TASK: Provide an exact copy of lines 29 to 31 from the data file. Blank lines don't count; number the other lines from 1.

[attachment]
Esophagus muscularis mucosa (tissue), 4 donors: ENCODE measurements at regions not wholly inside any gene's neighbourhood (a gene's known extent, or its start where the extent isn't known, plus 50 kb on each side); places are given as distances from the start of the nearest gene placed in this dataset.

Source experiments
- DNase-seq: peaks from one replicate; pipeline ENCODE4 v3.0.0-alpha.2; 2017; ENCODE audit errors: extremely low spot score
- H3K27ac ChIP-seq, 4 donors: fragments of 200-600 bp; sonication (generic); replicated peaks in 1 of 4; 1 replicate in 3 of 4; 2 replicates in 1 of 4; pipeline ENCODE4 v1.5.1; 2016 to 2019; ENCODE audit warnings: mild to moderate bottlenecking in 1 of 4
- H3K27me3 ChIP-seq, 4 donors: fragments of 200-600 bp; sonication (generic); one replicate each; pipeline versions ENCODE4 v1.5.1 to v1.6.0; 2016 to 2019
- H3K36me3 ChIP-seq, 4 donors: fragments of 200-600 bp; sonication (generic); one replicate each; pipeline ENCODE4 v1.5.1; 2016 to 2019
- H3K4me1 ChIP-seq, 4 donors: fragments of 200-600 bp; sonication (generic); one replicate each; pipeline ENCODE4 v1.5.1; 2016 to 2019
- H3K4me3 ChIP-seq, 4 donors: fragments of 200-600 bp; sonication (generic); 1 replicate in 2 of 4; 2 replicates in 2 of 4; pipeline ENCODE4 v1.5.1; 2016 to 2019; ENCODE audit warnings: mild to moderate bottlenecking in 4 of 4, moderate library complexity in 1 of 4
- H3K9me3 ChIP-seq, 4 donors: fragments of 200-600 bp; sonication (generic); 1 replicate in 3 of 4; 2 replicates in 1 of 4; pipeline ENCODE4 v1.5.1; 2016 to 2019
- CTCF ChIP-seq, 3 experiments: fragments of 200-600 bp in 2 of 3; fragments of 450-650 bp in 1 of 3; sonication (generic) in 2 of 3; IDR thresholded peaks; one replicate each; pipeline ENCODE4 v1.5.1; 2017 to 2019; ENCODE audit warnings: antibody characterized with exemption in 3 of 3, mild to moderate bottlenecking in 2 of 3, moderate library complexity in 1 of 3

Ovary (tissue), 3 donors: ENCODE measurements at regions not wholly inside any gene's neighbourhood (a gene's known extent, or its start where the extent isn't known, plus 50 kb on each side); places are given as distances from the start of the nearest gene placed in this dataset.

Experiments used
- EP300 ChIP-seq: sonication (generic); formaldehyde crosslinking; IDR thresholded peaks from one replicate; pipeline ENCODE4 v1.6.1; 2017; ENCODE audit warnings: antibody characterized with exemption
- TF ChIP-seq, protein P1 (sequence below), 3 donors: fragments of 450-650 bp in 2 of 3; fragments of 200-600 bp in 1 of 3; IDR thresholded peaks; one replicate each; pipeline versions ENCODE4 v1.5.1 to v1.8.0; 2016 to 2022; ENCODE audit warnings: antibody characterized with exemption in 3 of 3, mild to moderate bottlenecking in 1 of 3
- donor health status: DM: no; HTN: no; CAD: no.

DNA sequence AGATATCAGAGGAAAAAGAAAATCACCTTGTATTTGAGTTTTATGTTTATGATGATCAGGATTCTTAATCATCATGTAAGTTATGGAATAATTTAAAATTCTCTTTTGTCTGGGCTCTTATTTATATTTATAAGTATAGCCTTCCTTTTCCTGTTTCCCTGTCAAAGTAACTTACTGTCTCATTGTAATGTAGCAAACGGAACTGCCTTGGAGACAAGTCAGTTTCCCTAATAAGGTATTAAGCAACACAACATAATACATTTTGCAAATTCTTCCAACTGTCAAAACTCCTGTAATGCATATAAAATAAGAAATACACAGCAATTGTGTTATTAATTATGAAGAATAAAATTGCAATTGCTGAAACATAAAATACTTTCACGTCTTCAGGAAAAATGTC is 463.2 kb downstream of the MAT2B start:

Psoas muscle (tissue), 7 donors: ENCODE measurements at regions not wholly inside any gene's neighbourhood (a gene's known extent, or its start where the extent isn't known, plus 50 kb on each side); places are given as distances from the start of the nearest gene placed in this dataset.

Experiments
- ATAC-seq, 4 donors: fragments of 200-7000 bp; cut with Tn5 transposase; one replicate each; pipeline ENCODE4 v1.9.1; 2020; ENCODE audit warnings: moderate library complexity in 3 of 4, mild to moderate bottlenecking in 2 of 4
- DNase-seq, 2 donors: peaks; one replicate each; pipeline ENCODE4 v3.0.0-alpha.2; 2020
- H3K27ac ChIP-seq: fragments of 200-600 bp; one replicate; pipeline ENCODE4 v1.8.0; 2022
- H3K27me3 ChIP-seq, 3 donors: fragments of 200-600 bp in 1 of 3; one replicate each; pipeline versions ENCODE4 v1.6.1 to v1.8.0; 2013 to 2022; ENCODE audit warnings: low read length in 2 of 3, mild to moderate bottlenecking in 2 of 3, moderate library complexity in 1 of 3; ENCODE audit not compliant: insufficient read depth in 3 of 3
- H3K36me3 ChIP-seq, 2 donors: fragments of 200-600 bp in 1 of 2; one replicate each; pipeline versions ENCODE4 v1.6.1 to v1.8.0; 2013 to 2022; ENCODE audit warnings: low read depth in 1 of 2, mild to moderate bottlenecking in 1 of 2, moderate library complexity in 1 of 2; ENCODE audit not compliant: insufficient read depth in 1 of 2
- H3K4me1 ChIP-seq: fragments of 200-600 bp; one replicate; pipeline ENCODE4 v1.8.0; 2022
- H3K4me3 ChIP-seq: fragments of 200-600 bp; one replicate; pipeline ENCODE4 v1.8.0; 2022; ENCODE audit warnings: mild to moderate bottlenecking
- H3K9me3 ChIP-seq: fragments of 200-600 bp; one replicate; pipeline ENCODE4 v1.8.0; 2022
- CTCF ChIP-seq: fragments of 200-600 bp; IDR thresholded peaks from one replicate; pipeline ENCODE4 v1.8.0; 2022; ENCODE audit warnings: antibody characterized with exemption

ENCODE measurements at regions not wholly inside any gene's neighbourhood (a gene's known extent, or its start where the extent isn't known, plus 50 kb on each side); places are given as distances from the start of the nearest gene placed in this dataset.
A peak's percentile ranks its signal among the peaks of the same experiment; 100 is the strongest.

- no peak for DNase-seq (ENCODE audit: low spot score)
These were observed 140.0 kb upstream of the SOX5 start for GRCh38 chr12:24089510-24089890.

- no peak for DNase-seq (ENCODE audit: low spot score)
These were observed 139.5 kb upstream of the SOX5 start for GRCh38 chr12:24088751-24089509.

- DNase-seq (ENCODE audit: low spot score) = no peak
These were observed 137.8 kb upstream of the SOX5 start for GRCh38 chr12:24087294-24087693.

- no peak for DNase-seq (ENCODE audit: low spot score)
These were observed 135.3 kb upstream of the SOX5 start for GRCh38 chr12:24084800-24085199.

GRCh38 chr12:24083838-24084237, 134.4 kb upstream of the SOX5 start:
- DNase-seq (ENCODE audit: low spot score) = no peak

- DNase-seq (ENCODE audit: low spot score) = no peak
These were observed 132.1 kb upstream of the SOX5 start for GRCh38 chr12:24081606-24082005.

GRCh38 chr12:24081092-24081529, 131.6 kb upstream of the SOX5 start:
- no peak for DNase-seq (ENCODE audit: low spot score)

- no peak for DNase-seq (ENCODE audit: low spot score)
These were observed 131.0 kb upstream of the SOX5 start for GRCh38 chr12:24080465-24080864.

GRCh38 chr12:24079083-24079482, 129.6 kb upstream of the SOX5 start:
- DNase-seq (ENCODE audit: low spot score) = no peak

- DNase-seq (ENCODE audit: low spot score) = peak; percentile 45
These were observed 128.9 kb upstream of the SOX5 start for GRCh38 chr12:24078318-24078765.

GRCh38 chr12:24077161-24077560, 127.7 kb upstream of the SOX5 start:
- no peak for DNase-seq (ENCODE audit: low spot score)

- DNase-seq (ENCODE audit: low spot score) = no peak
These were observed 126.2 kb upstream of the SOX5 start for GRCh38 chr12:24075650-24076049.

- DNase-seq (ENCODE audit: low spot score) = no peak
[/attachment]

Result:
A peak's percentile ranks its signal among the peaks of the same experiment; 100 is the strongest.

- no peak for DNase-seq (ENCODE audit: low spot score)
These were observed 140.0 kb upstream of the SOX5 start for GRCh38 chr12:24089510-24089890.